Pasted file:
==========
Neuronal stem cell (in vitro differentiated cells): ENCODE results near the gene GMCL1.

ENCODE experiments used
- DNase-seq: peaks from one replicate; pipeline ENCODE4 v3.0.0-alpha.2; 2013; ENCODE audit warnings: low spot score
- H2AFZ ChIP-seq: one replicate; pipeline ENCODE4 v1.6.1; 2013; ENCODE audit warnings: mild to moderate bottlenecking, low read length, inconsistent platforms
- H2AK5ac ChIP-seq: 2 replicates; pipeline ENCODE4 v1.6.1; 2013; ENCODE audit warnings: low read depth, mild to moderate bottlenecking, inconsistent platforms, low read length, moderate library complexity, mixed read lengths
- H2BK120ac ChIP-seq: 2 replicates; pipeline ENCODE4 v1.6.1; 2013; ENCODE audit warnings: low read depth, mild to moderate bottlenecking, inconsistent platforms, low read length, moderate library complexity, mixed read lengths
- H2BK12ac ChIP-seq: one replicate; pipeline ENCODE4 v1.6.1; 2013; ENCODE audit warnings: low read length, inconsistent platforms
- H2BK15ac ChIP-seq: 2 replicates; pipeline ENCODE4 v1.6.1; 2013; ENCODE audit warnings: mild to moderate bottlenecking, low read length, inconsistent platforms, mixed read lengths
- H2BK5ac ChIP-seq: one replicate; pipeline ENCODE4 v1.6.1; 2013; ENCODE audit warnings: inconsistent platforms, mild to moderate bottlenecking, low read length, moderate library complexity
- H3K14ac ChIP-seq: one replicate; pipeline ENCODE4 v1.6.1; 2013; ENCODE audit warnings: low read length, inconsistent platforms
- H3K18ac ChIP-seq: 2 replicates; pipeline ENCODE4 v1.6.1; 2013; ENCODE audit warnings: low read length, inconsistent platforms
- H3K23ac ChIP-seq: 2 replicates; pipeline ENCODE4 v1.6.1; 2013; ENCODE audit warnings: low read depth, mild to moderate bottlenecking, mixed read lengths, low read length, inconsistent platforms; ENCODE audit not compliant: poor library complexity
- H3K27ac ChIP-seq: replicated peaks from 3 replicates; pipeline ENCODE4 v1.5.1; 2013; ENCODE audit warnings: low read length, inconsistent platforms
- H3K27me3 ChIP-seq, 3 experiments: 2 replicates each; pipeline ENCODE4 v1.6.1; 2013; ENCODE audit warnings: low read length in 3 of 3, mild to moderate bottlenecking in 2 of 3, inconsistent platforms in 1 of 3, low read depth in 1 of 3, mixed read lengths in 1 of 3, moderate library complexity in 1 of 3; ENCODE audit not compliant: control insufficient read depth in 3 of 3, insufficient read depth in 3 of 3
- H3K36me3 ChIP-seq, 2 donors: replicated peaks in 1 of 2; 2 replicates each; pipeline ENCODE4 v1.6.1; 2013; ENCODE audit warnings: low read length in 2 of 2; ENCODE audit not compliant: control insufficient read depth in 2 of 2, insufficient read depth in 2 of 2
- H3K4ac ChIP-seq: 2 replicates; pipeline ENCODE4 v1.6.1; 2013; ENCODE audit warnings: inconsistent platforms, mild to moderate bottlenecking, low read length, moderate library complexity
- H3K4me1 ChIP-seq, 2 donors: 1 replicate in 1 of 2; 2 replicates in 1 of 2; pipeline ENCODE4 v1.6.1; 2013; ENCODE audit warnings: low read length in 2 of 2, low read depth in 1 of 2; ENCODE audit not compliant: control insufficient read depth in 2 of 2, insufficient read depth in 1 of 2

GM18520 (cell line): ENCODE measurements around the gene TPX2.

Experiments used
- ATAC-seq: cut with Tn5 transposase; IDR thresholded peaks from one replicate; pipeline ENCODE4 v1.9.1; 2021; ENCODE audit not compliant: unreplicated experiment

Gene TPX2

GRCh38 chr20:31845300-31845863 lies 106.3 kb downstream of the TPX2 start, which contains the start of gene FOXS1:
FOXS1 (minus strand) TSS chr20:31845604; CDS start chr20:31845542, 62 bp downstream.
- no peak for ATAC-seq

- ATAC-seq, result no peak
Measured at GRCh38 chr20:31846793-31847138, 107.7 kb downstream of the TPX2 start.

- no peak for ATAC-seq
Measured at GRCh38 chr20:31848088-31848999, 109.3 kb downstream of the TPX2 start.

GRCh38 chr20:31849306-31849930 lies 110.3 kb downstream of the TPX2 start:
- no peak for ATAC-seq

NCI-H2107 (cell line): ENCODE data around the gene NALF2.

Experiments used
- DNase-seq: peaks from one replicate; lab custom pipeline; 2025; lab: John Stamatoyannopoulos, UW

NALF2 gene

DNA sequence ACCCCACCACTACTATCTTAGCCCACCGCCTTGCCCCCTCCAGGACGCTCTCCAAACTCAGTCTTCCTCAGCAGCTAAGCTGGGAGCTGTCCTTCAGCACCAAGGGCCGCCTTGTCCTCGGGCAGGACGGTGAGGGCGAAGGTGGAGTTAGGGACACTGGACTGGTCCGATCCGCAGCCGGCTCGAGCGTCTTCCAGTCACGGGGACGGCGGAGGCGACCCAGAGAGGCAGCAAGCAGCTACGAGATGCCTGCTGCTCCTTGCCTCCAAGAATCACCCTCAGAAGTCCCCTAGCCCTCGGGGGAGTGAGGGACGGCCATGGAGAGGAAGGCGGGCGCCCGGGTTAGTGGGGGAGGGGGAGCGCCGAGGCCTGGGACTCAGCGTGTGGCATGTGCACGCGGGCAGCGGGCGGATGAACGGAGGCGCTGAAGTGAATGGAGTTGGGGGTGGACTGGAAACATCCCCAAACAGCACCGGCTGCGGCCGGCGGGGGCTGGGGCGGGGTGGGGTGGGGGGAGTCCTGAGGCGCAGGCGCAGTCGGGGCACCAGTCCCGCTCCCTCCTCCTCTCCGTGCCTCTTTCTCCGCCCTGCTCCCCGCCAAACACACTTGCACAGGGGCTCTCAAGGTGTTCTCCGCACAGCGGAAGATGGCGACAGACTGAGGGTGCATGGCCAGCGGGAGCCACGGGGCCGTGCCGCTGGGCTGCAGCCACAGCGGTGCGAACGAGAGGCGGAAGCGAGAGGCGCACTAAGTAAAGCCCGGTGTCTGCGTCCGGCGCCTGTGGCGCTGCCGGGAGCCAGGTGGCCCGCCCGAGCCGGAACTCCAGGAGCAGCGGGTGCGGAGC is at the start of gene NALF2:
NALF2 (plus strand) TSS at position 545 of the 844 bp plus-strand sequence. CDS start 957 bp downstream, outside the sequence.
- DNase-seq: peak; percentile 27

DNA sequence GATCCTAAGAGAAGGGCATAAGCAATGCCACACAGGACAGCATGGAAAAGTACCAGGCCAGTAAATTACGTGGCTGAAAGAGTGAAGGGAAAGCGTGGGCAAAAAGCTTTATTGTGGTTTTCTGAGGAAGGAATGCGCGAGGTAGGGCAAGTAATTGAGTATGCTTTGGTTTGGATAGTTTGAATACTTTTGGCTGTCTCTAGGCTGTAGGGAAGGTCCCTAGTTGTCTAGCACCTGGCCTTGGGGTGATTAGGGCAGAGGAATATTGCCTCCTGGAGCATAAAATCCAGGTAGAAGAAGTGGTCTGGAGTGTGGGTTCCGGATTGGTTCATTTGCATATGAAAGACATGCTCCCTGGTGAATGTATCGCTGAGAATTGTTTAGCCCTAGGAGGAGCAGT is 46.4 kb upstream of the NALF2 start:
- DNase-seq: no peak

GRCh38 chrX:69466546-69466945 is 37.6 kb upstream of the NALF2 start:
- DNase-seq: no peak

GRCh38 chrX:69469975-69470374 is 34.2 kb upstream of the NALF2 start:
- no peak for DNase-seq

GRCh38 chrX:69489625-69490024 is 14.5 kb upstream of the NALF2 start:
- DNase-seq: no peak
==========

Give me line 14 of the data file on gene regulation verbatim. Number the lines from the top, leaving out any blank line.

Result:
- H3K27me3 ChIP-seq, 3 experiments: 2 replicates each; pipeline ENCODE4 v1.6.1; 2013; ENCODE audit warnings: low read length in 3 of 3, mild to moderate bottlenecking in 2 of 3, inconsistent platforms in 1 of 3, low read depth in 1 of 3, mixed read lengths in 1 of 3, moderate library complexity in 1 of 3; ENCODE audit not compliant: control insufficient read depth in 3 of 3, insufficient read depth in 3 of 3